Most days, we walk to an obelisk which sits on top of the downs near here. The views from there are never static: look carefully and you can always see people and livestock about, the occasional bonfire, and (these days) vehicles hurrying along lanes and roads. If you were to paint that, omitting those details would be changing the landscape.
Do such details form a narrative, though? In a generic sense of being the story of a part of this country for a part of a day, maybe. But they lack the coherence of what we recognise as a definite story.
It is easy when considering the landscape paintings of Nicolas Poussin to lose sight of such common sense, to be overwhelmed by the strongly narrative content of the great majority of his works, and the vast literature by many of the most eminent art historians. To assume that every painting by Poussin must contain a coherent narrative is thus an easy error to make.
Reading some of Poussin’s wonderful landscapes can be straightforward: even if you were unaware of the story of Orion, the clues in this painting are staring you in the face.
The figures don’t have to be so large or so incongruous to make the story apparent.
In Stormy Landscape with Pyramus and Thisbe (1651), the gaze is drawn from the couple in the foreground, to the lioness attacking the horses behind, then into the imminent thunderstorm all around. Anyone familiar with the story of Pyramus and Thisbe will pick up the clues and put them together. Here, Poussin’s pictorial language is not hard to understand.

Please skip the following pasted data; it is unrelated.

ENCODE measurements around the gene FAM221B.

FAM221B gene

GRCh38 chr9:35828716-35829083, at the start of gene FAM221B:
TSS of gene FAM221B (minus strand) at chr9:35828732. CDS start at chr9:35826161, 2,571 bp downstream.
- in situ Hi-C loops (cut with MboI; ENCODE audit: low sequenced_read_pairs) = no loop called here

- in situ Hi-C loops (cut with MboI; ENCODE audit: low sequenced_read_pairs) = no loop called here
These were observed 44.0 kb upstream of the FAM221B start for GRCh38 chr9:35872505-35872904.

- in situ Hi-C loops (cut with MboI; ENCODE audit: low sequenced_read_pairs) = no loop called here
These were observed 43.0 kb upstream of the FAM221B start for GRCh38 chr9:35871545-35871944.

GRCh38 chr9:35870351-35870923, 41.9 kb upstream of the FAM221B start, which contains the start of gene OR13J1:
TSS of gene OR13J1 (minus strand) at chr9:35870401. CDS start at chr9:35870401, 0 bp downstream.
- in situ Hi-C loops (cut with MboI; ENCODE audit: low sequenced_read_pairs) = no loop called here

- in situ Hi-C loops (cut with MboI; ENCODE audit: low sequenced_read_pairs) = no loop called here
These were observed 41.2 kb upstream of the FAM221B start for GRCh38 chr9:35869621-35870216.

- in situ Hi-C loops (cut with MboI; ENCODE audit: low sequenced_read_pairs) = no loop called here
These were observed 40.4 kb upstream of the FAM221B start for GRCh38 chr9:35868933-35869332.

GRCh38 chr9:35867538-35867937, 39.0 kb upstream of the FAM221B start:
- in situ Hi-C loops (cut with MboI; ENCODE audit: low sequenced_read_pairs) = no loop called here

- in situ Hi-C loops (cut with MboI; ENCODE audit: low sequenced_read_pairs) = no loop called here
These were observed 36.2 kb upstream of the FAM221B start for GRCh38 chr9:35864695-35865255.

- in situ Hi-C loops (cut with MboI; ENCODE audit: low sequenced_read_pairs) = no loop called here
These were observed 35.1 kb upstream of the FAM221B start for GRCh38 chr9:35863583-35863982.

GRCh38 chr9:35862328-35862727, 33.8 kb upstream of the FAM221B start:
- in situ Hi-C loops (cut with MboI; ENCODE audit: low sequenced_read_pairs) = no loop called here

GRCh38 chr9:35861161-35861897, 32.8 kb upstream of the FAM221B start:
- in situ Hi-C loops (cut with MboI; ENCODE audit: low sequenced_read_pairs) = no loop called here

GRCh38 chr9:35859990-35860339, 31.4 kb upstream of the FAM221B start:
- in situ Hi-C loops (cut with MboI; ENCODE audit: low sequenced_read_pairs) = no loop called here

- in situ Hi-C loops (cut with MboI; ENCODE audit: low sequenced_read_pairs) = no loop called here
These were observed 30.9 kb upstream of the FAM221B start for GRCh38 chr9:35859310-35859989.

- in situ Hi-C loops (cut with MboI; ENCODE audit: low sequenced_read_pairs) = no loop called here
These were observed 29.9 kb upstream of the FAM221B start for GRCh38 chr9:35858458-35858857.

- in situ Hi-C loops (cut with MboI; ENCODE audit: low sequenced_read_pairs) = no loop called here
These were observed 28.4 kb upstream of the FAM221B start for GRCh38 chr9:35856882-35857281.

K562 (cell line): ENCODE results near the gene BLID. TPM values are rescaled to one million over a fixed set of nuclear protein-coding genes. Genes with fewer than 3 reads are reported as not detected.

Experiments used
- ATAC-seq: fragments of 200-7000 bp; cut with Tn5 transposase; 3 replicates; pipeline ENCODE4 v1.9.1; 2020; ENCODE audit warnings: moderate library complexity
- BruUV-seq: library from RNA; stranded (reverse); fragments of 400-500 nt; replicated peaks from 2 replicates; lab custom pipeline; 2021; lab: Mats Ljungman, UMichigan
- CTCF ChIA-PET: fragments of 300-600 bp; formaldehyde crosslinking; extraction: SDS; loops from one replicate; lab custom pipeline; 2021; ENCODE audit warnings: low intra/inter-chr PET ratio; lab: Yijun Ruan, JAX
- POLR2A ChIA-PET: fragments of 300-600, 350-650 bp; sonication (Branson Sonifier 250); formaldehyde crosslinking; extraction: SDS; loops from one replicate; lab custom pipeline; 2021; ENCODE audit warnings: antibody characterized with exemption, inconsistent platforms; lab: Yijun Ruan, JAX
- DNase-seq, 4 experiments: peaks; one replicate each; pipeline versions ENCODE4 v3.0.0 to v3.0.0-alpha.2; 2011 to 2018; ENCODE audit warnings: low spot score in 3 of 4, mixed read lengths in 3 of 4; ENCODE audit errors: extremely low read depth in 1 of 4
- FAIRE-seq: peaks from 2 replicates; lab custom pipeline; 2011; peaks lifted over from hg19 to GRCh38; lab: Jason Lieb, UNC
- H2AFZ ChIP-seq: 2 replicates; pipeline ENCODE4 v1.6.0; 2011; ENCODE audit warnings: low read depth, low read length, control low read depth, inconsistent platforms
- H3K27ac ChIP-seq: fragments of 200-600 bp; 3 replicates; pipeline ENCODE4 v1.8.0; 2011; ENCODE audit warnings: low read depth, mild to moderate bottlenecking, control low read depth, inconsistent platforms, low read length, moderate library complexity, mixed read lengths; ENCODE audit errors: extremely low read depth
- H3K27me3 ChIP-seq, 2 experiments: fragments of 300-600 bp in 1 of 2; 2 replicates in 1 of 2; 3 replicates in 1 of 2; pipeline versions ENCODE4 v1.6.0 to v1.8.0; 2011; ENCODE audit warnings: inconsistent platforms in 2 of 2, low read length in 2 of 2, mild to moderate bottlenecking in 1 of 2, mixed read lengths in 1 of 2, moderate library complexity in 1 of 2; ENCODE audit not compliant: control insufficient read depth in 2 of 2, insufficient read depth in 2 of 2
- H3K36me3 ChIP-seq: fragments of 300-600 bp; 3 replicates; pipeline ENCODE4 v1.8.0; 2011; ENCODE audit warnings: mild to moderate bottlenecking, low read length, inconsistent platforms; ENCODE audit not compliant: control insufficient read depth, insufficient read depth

Again in Summer (1664), from Poussin’s Four Seasons, the visual clues to the Biblical story of Ruth and Boaz are put in plain sight, in the foreground, while the extras get on with the harvest behind.
To the modern mind, some of Poussin’s narratives may be quite opaque. The woman in the foreground here is doing something unusual: gathering from the ground what appear to be ashes, while a companion is looking edgily around to see if anyone is watching them. Behind are the everyday activities of an idealised classical city, its figures enhancing that impression.
Landscape with the Ashes of Phocion (1648) is made easier to read by its companion work, the Funeral of Phocion (1648). Together they tell the shameful story of a distinguished Athenian general and statesman. He was falsely condemned, executed, and his corpse taken to the outskirts of Megara, where it was burnt. His widow is here gathering his ashes so that she can inter them properly, her servant keeping watch.
Then there are a few of Poussin’s landscape paintings which have signs of being narrative, but whose narrative is currently obscure. Landscape with Two Nymphs and a Snake (c 1659), for example, greets the gaze with two partially nude women, reclining beside a small lake and a large urn, who have turned round to look at a very large snake, which is close to them but no immediate threat.